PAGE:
Top Highlights from the ADA Scientific Sessions 2021  

Inhaled insulin shows positive results in people with type 1 and type 2 diabetes, according to 2 small studies.

    • The study, with 30 children ages 8-17, showed that
      • serum insulin (the insulin found in the blood) reached its peak around 10 to 15 minutes after inhalation and returned to normal after about two hours. The peak decrease in post-meal glucose levels was observed 30 to 60 minutes after inhalation. This is similar to how Afrezza works in adults.
      • The only side effect observed was a cough in the early stages of inhalation. There was no severe hypoglycemia observed.
    • The second study with 20 adults with T2D
      • Time in Range increased from 39% at baseline to 62% (that’s more than four additional hours spent in range each day!).
      • Time above Range decreased from just over 60% (at baseline) to 31%.
      • Time below Range increased slightly from 0.8% (at baseline) to 2.3%.


Celebration of the life-changing century of insulin discovery, advances

In the summer of 1921, Frederick G. Banting, MD, and his team at the University of Toronto isolated and identified insulin. The diabetes world has never been the same.  Before insulin, type 1 diabetes was a death sentence, said Peter Arvan, MD, PhD, Division Chief of Metabolism, Endocrinology & Diabetes, University of Michigan.

“My dad had type 1 diabetes, discovered right at the time insulin became available as a pharmaceutical. It saved his life,” Dr. Arvan said. “There have been extraordinary developments in diabetes over the last 100 years. With insulin pumps for continuous infusion and continuous glucose monitoring, you can achieve a normal lifespan, like a person who has normal pancreatic insulin secretion. So for type 1 diabetes, insulin has been transformative.”

Dr. Arvan will open a unique Scientific Sessions symposium, Insulin at Its 100th Birthday, by examining changing views of how insulin is made within the pancreas. C. Ronald Kahn, MD, Chief Academic Officer and Head of Integrative Physiology and Metabolism at the Joslin Diabetes Center and the Mary K. Iacocca Professor of Medicine, Harvard Medical School, will explore the evolving understanding of insulin action. And Michael A. Weiss, MD, PhD, MBA, Chair of Biochemistry & Molecular Biology, Indiana University School of Medicine, will discuss future therapeutic uses for insulin.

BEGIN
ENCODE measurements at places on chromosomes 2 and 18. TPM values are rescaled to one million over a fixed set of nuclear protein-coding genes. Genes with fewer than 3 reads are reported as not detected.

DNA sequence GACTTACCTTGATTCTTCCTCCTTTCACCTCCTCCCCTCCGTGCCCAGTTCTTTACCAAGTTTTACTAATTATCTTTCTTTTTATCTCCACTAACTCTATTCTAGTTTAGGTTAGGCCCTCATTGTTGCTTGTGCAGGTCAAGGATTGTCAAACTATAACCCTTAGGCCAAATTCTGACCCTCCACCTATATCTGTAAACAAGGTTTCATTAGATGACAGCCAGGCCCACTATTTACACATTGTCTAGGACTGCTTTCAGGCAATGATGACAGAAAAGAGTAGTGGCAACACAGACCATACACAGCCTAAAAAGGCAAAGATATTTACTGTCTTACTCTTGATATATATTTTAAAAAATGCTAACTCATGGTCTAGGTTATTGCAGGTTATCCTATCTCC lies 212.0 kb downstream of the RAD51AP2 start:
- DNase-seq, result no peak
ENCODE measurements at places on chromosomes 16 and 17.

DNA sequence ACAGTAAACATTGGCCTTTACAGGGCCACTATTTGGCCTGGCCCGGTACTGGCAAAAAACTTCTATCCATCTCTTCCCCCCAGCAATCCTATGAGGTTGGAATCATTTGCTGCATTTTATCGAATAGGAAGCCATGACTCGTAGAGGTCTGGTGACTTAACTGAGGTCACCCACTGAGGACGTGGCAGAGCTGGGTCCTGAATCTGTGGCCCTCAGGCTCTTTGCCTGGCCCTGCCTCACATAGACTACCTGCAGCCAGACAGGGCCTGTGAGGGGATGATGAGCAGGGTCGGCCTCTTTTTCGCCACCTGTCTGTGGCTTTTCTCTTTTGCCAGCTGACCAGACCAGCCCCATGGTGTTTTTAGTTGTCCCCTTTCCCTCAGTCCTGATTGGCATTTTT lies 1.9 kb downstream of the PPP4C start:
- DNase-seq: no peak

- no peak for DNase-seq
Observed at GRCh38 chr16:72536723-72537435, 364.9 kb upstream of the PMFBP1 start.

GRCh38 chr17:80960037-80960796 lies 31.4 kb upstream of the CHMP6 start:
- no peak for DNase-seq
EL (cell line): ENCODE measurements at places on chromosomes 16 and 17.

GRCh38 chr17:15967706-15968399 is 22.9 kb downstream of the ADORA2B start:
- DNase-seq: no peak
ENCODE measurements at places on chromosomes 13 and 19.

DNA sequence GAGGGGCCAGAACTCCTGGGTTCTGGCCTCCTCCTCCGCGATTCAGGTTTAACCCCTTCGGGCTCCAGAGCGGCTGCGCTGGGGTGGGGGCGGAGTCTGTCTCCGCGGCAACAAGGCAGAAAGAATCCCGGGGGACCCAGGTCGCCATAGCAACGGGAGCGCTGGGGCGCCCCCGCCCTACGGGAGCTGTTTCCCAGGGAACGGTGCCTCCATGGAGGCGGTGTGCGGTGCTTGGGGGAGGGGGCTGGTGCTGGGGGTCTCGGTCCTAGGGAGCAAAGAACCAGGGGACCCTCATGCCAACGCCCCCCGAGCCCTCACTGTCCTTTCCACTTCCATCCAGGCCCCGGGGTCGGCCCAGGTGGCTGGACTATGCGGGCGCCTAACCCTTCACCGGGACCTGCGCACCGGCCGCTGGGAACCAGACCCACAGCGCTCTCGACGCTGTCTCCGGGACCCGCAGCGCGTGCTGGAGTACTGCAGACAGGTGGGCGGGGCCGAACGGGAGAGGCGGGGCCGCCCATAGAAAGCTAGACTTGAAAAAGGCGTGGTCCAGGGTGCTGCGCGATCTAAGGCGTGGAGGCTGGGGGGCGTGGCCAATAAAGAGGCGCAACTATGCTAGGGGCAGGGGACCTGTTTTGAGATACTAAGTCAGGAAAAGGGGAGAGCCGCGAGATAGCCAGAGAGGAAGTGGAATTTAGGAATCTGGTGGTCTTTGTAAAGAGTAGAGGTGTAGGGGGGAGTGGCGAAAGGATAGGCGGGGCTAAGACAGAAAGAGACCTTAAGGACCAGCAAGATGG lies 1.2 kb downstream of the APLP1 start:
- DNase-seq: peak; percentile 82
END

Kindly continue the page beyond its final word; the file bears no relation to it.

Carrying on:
Watch video: 100th Anniversary of the Discovery of Insulin

OK, the next 2 items refer to HAPPINESS!  It’s just got to be good, right?!

About Dr. Edward Diener, Psychologist Known as Dr. Happiness … his obituary was reported in The New York Times, 19 June 2021.  He brought legitimacy and scientific rigor to the study of happiness.  He was described as a playful social psychologist who was nicknamed Dr. Happiness for his pioneering research into what defined contentment.

He began his research in the 1980s at the University of Illinois, Urbana-Champaign. Misery, sadness and fear had long been more fertile subjects of psychological study than happiness.  Happiness “sounds flaky, kind of frivolous,” Dr. Diener said in 2017.  “But what we’re talking about,” he continued, “is sustainable happiness — what you get from your family, work, meaning and purpose, having goals and values. Well-being is much, much more than having fun.”

“I was from the misery/suffering cohort and was taken in by Freud and Schopenhauer saying the best you can do is not be miserable,” he said in a phone interview. “But Ed said, ‘No, there’s something above zero, there’s happiness, and you can measure it.’”

In about 400 articles written on his own or with others, Dr. Diener became the leading researcher in the science of measuring happiness — or, as he called it, “subjective well-being.”